A so-called "researcher" has discovered an operater-approved TSR!
WOW! I am SO impressed!
A security researcher has developed a proof-of-concept malware capable of capturing the actions of users on touchscreen devices. Senior security consultant Neal Hindocha and his colleagues at Trustwave were able to brew up similar strains of prototype malicious code for both rooted Android and jailbroken iOS devices. The line …
Yes, if I'm not mistaken a CPU is sometimes referred to as a GPU because it is a General Processing Unit (the acronym has fallen out of fashion for referring to the CPU because it is ambiguous now GPU is so often used to refer to Graphics Processing Unit). Anyway the reason the acronym hung around so long despite this confusion in usage is because it is such an apt description for the brain of a computing device which can be driven in its calculation and output, entirely by sofware. Mr Hindocha seems to have come up with the novel idea software might be written to control this general computing device, the output of which is controlled entirely by software, and ( let's wait for it again and savour the words, the notion embodies such genius ) log the actions an operator has taken. Brilliant ! Such an advanced notion of what a computer can do. Give the man a Nobel prize for science.
The keywords: rooted and jailbroken. This news is just as troublesome as knowing that if someone manages to gain root or administrator privileges on your operating system he or she can basically do anything they want.
Come back when you manage to pull this off on an unmodified device which also operates fully stand alone. Or put differently: when you actually manage to provide a real-world demonstration.
quote: "What he's saying is the title should be "Put down that jailbroken iPad! Snoopware RECORDS your EVERY gesture, TAP on jailbroken iOS, normal Android"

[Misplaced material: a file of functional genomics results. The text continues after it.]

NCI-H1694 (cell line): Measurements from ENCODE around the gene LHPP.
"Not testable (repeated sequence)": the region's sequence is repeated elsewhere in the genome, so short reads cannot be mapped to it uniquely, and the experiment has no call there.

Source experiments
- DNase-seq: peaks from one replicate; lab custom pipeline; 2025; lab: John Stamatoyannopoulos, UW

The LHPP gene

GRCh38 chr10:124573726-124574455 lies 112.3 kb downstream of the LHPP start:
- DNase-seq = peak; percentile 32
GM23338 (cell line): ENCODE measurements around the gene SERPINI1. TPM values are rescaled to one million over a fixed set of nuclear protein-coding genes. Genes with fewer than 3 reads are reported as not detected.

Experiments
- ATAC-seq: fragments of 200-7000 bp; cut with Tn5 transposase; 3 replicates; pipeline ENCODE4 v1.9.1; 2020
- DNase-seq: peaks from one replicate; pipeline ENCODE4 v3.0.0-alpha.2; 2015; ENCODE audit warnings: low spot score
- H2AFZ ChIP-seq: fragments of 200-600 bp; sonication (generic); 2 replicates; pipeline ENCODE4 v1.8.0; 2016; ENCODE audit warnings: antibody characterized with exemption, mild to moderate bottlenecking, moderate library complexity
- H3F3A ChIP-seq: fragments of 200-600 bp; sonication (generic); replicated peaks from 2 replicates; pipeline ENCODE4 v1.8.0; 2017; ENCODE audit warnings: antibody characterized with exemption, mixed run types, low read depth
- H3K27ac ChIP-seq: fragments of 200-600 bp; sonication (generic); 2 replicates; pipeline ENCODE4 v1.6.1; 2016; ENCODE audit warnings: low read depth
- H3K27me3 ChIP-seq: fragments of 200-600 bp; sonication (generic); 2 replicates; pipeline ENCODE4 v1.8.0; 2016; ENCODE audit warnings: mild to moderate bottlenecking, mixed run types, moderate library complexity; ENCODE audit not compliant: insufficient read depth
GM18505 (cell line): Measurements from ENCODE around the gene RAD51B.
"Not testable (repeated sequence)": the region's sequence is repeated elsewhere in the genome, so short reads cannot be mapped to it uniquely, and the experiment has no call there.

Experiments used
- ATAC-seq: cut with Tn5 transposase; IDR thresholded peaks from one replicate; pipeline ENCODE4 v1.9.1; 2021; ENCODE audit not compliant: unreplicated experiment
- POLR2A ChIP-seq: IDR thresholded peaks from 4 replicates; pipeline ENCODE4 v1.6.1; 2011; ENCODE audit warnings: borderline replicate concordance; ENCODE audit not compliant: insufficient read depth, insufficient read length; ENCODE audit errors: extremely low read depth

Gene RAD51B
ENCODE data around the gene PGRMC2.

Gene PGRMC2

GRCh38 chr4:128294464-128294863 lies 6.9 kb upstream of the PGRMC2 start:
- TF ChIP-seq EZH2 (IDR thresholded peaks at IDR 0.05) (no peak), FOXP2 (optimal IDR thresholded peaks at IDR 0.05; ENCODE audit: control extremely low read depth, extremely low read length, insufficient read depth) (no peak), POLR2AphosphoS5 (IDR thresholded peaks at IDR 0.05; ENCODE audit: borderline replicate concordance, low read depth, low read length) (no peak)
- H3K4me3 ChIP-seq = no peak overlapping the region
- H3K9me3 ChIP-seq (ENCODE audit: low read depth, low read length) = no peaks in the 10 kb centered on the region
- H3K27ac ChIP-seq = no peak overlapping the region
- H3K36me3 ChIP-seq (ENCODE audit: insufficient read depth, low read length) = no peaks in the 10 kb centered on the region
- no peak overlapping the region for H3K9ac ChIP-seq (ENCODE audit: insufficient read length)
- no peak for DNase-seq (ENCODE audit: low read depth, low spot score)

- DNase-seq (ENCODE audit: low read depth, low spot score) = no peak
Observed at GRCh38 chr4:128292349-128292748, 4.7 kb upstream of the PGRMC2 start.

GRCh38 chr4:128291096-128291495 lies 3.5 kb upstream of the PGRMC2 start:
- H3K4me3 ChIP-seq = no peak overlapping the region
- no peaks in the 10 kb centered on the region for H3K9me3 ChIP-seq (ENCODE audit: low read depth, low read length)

*happily continues using normal iPad*"
Well, at least until some security researcher comes up with a proof of concept for a privilege escalation on iOS, possibly like the ones used for rooting the device in the first place.
As long as there are no privilege escalation exploits that malware authours can use to run their touchlogger as root, then your normal iPad will be fine :)
Good article and good find. Only, with some of the ludicrous permissions of apps these days, I feel that quite a few apps already grab enough data to paint a picture of end user daily activity. Hell, Google, apple and the NSA isn't going to miss the opportunity to milk as much data as possible from users, so enters the infinite shades of grey.
There are three, and only three, ways that this can actually spread in the wild:
1 if someone gets a malware package containing something like this onto a computer (probably a Windows machine, but insufficient data) and the victim attaches an Android device. This fails if you don't have an Android device or if you have adequate security on your computer.
2 if someone gets a malware package containing the package onto an Android device which has been rooted. As 99+% Android phones are not rooted, this is unlikely.
3 if someone gets a malware package containing the item onto an iOS device which has been jailbroken. The vast majority of iOS devices are not jailbroken.
This exploit doesn't seem to be particularly serious.
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